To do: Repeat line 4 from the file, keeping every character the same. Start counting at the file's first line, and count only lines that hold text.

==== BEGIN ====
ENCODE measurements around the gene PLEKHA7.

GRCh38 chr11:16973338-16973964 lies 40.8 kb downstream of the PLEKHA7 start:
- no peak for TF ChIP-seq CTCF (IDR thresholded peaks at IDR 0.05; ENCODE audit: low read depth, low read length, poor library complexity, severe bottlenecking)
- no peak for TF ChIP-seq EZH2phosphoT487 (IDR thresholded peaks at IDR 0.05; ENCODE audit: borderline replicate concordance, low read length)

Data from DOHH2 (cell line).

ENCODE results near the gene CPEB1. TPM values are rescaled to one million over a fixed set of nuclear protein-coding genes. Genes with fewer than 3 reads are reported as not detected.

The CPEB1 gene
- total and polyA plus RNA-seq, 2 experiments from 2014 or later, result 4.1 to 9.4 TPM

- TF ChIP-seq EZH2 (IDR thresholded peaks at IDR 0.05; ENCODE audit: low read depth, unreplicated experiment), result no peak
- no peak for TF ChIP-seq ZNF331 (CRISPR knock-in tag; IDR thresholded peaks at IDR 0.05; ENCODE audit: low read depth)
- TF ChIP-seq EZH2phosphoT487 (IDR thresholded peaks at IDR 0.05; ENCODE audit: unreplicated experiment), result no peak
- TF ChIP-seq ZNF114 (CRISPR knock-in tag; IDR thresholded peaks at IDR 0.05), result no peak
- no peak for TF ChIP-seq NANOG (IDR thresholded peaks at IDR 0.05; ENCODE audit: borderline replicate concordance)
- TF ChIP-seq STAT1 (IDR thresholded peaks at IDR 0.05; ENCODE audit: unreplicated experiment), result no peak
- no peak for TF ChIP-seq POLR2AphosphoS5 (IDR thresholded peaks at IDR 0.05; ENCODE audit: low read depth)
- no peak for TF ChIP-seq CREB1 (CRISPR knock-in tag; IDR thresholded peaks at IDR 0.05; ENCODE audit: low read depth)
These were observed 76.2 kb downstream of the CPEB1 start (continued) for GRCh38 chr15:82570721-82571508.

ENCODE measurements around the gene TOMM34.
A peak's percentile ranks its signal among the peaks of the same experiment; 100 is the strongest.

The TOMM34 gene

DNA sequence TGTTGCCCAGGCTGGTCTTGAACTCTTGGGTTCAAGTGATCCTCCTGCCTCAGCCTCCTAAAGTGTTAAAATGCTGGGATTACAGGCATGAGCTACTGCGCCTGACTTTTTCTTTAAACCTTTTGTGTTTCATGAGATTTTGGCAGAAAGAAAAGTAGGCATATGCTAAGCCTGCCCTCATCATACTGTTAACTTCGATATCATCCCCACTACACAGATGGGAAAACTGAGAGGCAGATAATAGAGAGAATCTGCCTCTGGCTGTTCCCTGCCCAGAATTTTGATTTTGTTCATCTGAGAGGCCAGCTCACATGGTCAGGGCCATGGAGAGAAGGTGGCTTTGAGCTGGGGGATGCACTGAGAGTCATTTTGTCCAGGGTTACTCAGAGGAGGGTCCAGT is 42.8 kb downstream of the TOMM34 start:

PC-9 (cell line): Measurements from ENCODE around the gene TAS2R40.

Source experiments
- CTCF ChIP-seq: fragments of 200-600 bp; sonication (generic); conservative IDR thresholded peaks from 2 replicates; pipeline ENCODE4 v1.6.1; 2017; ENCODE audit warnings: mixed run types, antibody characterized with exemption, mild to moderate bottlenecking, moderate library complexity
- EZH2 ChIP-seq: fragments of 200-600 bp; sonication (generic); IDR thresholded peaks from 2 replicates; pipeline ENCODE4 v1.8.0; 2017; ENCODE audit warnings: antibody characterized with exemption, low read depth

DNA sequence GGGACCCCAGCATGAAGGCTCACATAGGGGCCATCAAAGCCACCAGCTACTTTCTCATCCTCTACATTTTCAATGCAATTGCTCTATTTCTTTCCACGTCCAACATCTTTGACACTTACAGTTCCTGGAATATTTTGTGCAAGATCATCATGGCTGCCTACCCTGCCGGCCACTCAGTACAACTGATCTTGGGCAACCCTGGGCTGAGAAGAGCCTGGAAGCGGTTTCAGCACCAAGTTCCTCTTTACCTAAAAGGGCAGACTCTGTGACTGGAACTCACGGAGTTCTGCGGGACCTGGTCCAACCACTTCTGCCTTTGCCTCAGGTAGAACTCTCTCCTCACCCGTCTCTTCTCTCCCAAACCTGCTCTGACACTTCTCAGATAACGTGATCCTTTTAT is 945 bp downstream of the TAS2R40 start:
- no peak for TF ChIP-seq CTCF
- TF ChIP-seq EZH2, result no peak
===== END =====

- no peak for TF ChIP-seq EZH2phosphoT487 (IDR thresholded peaks at IDR 0.05; ENCODE audit: borderline replicate concordance, low read length)